Cutty Sark director defends ship's design
The Cutty Sark Trust's director Richard Doughty has spoken out against claims by The Victorian Society that the ship's eye catching makeover did not have the historic clipper's best interests at its heart.
The six year, £50million restoration project which raised the vessel almost three metres into the air and encased the lower portion in glass, was awarded Building Design Online's Carbuncle Cup for "tragically defiling the thing it set out to save," coinciding with a damning reaction from The Victorian Society's director Chris Costelloe.
Mr Costelloe stated that the Cutty Sark trust had made the lucrative hospitality market a priority.
He said: "It's a pity that commercial motives were placed above heritage interests.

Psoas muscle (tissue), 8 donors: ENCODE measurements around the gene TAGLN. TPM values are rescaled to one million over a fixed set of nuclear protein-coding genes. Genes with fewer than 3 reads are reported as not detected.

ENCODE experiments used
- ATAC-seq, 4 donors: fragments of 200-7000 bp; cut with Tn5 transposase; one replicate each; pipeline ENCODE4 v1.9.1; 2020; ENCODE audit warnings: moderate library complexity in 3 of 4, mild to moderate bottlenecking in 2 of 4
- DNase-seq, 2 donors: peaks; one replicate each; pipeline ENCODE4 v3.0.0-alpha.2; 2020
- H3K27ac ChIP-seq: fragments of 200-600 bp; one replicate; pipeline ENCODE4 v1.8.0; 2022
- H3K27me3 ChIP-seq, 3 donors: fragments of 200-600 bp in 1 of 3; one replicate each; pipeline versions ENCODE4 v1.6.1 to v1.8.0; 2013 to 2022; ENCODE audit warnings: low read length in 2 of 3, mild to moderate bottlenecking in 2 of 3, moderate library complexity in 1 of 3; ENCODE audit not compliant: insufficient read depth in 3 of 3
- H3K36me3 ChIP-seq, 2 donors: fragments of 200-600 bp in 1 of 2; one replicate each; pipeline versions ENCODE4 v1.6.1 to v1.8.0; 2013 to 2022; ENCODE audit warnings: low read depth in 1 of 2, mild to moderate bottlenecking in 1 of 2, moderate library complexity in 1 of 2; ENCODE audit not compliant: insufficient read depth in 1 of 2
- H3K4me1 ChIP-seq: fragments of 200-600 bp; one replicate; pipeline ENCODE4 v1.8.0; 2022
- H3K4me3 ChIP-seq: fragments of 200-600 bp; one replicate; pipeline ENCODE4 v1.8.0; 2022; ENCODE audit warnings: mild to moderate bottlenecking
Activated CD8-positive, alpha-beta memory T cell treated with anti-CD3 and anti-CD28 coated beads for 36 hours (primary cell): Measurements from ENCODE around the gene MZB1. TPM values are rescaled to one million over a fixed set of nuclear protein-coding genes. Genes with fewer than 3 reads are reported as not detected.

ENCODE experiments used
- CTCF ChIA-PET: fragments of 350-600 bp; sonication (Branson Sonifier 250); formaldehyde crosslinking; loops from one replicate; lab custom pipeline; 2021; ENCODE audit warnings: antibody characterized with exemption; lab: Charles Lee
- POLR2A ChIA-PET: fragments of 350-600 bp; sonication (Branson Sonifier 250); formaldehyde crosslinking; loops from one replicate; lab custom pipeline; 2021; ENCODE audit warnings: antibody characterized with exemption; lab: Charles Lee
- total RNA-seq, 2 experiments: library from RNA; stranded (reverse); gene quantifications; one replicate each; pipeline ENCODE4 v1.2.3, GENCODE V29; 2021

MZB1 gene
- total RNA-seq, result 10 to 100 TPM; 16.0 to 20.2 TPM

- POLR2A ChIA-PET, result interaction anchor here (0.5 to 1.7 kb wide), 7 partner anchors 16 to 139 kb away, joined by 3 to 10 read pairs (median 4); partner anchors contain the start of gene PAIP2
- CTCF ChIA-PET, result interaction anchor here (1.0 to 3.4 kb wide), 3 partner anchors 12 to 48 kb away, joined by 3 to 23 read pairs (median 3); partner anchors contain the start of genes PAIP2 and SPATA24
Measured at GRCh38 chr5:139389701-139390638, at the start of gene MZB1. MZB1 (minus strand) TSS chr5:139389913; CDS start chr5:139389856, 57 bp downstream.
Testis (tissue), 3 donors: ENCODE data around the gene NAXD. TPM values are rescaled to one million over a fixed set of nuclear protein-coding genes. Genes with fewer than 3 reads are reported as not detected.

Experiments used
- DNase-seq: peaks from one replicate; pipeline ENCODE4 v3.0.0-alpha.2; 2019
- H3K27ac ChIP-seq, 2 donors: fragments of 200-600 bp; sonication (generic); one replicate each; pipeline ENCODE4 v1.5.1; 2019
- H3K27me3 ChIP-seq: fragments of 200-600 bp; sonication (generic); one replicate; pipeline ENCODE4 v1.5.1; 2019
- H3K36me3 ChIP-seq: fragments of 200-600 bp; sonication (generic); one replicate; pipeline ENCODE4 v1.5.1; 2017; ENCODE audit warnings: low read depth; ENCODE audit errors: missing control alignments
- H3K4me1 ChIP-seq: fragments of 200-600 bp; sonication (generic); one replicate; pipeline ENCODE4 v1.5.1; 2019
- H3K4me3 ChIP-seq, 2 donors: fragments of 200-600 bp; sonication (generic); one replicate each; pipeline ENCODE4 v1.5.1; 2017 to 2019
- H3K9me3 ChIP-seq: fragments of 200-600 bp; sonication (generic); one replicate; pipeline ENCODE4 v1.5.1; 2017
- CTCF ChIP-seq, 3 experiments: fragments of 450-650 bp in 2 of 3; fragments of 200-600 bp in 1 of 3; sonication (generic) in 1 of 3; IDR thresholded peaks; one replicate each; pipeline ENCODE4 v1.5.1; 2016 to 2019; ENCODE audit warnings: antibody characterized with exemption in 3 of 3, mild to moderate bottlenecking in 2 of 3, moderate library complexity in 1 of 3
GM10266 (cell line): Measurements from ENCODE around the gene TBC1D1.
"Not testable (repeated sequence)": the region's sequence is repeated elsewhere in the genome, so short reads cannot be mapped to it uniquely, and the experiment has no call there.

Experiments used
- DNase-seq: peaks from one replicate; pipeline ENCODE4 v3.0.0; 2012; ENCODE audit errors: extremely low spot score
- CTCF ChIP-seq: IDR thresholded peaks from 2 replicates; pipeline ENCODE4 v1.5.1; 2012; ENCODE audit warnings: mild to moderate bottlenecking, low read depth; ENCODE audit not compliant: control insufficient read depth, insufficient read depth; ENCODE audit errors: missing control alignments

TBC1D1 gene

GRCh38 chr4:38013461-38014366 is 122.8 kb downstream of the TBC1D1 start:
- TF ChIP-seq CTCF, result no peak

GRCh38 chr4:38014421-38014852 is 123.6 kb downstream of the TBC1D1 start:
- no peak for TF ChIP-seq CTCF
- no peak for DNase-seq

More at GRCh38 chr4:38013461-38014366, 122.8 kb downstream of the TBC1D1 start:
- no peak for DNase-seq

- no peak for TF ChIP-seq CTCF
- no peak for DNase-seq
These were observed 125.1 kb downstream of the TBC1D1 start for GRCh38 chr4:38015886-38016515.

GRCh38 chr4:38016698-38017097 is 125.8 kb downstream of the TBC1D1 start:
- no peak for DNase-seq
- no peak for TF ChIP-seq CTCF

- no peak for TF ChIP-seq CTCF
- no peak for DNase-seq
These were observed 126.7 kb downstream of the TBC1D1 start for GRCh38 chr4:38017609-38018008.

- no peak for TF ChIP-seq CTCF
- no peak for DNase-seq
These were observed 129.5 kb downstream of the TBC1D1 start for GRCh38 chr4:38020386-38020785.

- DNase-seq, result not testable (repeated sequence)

"The new design has obscured the Cutty Sark's distinctive shape at the quay side. Even the part of the ship we can still see includes an obtrusive lift tower looming over the deck."
Defending the unique architectural design, Mr Doughty said it was the only way to save the ship.
"Without raising her we would have lost the most significant thing about the Cutty Sark, what made it a legend and what allowed it to set work records and capture the publics imagination - the unique hull. We've been able to achieve our vision, raise the ship and give her a future."
He said the Victorian Society had been consulted during the design process and proved supportive, further rubbishing the director's argument.
"The Victorian Society's director is new and I doubt he has even been to see it," said Mr Doughty. "It has got a wow factor and all our exit surveys with visitors show the vast majority of the public has been mesmerised and would recommend it to friends and family."